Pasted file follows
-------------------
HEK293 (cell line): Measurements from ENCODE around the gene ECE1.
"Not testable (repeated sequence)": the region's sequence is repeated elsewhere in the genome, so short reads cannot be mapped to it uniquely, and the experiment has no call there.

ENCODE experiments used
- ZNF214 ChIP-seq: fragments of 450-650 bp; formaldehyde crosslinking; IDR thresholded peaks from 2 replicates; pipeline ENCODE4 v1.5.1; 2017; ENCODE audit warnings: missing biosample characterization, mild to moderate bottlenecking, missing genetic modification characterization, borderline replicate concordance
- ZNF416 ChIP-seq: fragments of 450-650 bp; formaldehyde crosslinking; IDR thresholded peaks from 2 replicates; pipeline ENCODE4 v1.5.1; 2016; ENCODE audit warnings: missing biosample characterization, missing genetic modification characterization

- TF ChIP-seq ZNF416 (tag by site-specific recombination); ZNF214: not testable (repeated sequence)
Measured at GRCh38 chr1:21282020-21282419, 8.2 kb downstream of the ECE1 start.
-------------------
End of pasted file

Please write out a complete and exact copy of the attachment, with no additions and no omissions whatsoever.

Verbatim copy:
HEK293 (cell line): Measurements from ENCODE around the gene ECE1.
"Not testable (repeated sequence)": the region's sequence is repeated elsewhere in the genome, so short reads cannot be mapped to it uniquely, and the experiment has no call there.

ENCODE experiments used
- ZNF214 ChIP-seq: fragments of 450-650 bp; formaldehyde crosslinking; IDR thresholded peaks from 2 replicates; pipeline ENCODE4 v1.5.1; 2017; ENCODE audit warnings: missing biosample characterization, mild to moderate bottlenecking, missing genetic modification characterization, borderline replicate concordance
- ZNF416 ChIP-seq: fragments of 450-650 bp; formaldehyde crosslinking; IDR thresholded peaks from 2 replicates; pipeline ENCODE4 v1.5.1; 2016; ENCODE audit warnings: missing biosample characterization, missing genetic modification characterization

- TF ChIP-seq ZNF416 (tag by site-specific recombination); ZNF214: not testable (repeated sequence)
Measured at GRCh38 chr1:21282020-21282419, 8.2 kb downstream of the ECE1 start.